Masks and gloves are two items the Water and Resource Recovery Facility (WRRF) need on a daily basis but when the first whispers of a potential virus spread appeared, the City of Muscatine facility ordered extra masks and gloves.
Those extra masks and gloves will now benefit local health care providers.
“We have an individual on staff that is very good at ordering ahead when there is a need,” Jon Koch, WRRF Director, said. “And she proved once again that a lot of people can benefit with just a little foresight.”
Patti Fuller-Bloechl, WRRF chemist and lab supervisor, orders Personal Protection Equipment (PPE) for the facility. She was quick to order extra masks and gloves when the virus began to spread.
“She is very good at keeping us well stocked,” Jon Koch, WRRF Director, said. “And she wanted to make sure that our staff is well protected.”
A total of 600 gloves in three sizes and 250 face masks will be donated by the Muscatine Environmental Laboratory at the WRRF.
The WRRF staff, including the Muscatine Environmental Laboratory, is in the business of public health, ensuring that viruses and bacteria in our wastewater are not discharged into the Mississippi River, do not make essential service staff sick, and that the WRRF is in continuous operation.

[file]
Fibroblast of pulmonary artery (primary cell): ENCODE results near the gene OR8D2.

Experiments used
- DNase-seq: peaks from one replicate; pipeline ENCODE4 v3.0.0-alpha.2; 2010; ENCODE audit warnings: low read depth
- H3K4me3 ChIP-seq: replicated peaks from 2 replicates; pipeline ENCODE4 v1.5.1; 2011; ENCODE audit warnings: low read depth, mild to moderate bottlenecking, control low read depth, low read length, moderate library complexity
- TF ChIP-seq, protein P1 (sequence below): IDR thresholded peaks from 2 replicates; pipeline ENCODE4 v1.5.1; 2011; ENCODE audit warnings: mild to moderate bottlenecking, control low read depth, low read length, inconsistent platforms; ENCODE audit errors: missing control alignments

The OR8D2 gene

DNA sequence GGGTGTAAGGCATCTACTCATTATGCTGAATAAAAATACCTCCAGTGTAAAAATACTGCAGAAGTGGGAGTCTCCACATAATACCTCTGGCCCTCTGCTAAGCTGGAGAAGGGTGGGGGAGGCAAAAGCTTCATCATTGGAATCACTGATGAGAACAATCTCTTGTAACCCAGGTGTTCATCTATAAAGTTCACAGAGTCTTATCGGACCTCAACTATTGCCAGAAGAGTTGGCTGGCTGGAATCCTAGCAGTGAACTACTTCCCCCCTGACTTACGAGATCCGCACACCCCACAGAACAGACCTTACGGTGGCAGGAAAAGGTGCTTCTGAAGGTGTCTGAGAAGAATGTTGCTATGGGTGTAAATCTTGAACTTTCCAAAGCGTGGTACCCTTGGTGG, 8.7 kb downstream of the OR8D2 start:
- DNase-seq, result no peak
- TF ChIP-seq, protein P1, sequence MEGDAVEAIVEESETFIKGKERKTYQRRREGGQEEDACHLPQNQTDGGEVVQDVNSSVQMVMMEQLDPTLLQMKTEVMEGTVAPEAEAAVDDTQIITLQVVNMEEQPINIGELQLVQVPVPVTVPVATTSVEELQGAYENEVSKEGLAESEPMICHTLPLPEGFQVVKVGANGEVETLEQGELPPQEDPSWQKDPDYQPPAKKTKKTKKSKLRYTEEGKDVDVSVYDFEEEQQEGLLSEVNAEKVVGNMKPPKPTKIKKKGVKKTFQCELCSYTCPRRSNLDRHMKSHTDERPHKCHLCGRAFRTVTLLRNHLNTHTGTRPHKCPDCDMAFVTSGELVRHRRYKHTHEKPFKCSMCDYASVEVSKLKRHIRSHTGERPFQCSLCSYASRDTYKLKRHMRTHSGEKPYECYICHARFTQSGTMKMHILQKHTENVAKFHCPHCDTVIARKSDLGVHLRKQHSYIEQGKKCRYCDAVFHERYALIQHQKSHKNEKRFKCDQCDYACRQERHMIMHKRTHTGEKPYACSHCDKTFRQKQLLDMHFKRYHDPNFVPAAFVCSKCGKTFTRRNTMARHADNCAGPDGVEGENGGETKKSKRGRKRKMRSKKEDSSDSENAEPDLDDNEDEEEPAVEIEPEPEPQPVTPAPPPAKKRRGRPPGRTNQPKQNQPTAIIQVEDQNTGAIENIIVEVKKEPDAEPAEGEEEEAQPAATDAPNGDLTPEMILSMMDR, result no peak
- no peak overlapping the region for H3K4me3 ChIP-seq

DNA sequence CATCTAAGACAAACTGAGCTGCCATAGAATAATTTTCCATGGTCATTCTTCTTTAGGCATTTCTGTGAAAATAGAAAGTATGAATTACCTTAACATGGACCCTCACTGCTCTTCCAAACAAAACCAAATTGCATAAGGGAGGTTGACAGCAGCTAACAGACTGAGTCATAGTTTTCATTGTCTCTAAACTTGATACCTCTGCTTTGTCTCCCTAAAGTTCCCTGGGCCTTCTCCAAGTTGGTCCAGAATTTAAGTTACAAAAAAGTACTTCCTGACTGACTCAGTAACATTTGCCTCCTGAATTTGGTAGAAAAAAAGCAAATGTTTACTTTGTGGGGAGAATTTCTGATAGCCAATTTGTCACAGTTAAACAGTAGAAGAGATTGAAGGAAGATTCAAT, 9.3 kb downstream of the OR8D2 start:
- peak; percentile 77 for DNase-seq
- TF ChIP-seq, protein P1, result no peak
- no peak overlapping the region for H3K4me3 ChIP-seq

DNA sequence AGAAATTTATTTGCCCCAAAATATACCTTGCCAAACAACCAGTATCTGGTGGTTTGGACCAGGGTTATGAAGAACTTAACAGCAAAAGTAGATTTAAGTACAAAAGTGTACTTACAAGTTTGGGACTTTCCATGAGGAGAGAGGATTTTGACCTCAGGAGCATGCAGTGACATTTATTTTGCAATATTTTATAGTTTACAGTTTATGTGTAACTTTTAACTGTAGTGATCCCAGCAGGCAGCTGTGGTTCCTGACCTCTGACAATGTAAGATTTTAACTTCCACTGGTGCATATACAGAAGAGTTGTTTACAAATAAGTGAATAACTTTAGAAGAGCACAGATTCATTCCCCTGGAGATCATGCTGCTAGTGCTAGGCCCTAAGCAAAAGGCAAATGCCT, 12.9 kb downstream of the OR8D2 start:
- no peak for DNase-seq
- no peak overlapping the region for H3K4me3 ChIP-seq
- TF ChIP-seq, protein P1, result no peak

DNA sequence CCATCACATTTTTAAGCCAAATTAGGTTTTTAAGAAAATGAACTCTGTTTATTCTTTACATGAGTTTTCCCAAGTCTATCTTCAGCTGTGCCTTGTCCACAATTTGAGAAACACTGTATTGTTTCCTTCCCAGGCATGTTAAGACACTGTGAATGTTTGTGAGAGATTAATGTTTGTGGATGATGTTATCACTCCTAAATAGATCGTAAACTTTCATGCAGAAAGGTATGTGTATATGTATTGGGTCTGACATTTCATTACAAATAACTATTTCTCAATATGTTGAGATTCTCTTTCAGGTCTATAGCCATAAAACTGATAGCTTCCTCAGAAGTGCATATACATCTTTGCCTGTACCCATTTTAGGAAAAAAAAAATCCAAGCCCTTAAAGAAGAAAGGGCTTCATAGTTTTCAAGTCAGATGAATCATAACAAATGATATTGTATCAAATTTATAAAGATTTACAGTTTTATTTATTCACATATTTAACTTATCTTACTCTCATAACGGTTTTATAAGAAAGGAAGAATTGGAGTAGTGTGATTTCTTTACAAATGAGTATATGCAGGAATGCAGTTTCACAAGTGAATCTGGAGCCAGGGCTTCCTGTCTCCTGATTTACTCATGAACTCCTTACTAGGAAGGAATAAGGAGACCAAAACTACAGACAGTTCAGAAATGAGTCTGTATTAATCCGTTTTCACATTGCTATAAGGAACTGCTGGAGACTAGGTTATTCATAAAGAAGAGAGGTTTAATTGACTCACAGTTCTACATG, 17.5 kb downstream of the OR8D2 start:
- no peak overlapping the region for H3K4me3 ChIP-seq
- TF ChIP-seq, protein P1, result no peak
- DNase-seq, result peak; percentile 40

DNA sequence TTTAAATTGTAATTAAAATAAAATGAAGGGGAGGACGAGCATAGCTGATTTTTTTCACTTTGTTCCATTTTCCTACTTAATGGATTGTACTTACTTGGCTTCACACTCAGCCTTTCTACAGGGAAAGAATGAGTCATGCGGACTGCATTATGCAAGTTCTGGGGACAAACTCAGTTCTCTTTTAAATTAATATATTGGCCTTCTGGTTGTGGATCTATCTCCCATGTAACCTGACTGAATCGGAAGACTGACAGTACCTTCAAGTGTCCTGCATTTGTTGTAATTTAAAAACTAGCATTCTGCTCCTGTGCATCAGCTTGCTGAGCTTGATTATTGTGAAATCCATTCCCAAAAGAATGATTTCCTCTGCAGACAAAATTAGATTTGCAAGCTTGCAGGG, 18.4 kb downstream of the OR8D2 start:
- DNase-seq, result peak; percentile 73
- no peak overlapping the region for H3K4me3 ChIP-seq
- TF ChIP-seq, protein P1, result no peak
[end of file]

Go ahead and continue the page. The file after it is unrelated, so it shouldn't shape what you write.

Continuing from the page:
“We are ready to help our front-line health service providers stay safe during this crisis and we will continue to ensure that contaminated wastewater coming from resident’s homes does not make a bad situation worse,” Koch said.
Local businesses and organizations are urged to donate personal protective equipment, or PPE, by contacting Trinity Muscatine Public Health, 1609 Cedar St., Muscatine. Please call 563-263- 0122 to find out the process for donating PPE’s. Businesses, organizations, or individuals can also contact Brian Wright, Muscatine County Emergency Management Coordinator at 563-288- 3909 to find out more.
The Iowa Department of Public Health (IDPH) is encouraging Iowa businesses and organizations to donate extra personal protective equipment to assist health care providers and health care facilities responding to COVID-19.
“This an unprecedented public health disaster, and stocks of personal protective equipment for health care providers are being used rapidly,” said Ken Sharp, division director of Acute Disease Prevention, Emergency Response and Environmental Health. “Any organizations that have extra PPE supplies that aren’t immediately needed should consider donating them to help those on the front line of this disease.”
Any type of health care PPE will be welcomed, especially gloves, gowns, eye protection, and masks. Local public health and local emergency management officials will work to address needs locally and beyond.
— City of Muscatine